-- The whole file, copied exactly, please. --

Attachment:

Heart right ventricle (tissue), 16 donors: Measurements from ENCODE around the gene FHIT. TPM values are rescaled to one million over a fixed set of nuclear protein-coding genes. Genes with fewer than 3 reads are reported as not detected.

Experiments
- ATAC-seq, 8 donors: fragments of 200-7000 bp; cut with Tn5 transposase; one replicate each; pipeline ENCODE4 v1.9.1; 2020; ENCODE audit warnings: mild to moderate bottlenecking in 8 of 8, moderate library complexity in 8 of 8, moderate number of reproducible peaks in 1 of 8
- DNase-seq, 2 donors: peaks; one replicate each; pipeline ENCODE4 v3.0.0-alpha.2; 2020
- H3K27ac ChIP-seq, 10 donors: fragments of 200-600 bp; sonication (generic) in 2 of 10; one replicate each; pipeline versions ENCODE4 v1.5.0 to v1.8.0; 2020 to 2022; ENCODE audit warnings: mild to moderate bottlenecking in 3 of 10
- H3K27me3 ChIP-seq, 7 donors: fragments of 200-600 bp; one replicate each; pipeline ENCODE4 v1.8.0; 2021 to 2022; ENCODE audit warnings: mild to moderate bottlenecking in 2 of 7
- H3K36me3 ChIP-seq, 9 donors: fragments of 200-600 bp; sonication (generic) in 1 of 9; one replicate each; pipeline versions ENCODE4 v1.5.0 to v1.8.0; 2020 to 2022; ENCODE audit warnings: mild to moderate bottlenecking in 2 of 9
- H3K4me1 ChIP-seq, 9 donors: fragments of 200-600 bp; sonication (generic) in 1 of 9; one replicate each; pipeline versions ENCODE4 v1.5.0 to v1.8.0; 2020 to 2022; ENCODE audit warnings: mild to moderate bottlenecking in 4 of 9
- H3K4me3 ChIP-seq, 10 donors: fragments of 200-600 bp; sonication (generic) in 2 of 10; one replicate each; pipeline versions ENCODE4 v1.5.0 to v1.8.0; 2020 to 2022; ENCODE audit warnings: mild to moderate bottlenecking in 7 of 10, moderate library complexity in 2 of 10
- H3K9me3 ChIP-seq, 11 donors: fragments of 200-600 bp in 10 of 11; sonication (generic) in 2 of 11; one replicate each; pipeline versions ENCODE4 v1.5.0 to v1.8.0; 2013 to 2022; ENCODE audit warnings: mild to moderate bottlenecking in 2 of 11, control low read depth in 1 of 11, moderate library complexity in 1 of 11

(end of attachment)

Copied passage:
Heart right ventricle (tissue), 16 donors: Measurements from ENCODE around the gene FHIT. TPM values are rescaled to one million over a fixed set of nuclear protein-coding genes. Genes with fewer than 3 reads are reported as not detected.

Experiments
- ATAC-seq, 8 donors: fragments of 200-7000 bp; cut with Tn5 transposase; one replicate each; pipeline ENCODE4 v1.9.1; 2020; ENCODE audit warnings: mild to moderate bottlenecking in 8 of 8, moderate library complexity in 8 of 8, moderate number of reproducible peaks in 1 of 8
- DNase-seq, 2 donors: peaks; one replicate each; pipeline ENCODE4 v3.0.0-alpha.2; 2020
- H3K27ac ChIP-seq, 10 donors: fragments of 200-600 bp; sonication (generic) in 2 of 10; one replicate each; pipeline versions ENCODE4 v1.5.0 to v1.8.0; 2020 to 2022; ENCODE audit warnings: mild to moderate bottlenecking in 3 of 10
- H3K27me3 ChIP-seq, 7 donors: fragments of 200-600 bp; one replicate each; pipeline ENCODE4 v1.8.0; 2021 to 2022; ENCODE audit warnings: mild to moderate bottlenecking in 2 of 7
- H3K36me3 ChIP-seq, 9 donors: fragments of 200-600 bp; sonication (generic) in 1 of 9; one replicate each; pipeline versions ENCODE4 v1.5.0 to v1.8.0; 2020 to 2022; ENCODE audit warnings: mild to moderate bottlenecking in 2 of 9
- H3K4me1 ChIP-seq, 9 donors: fragments of 200-600 bp; sonication (generic) in 1 of 9; one replicate each; pipeline versions ENCODE4 v1.5.0 to v1.8.0; 2020 to 2022; ENCODE audit warnings: mild to moderate bottlenecking in 4 of 9
- H3K4me3 ChIP-seq, 10 donors: fragments of 200-600 bp; sonication (generic) in 2 of 10; one replicate each; pipeline versions ENCODE4 v1.5.0 to v1.8.0; 2020 to 2022; ENCODE audit warnings: mild to moderate bottlenecking in 7 of 10, moderate library complexity in 2 of 10
- H3K9me3 ChIP-seq, 11 donors: fragments of 200-600 bp in 10 of 11; sonication (generic) in 2 of 11; one replicate each; pipeline versions ENCODE4 v1.5.0 to v1.8.0; 2013 to 2022; ENCODE audit warnings: mild to moderate bottlenecking in 2 of 11, control low read depth in 1 of 11, moderate library complexity in 1 of 11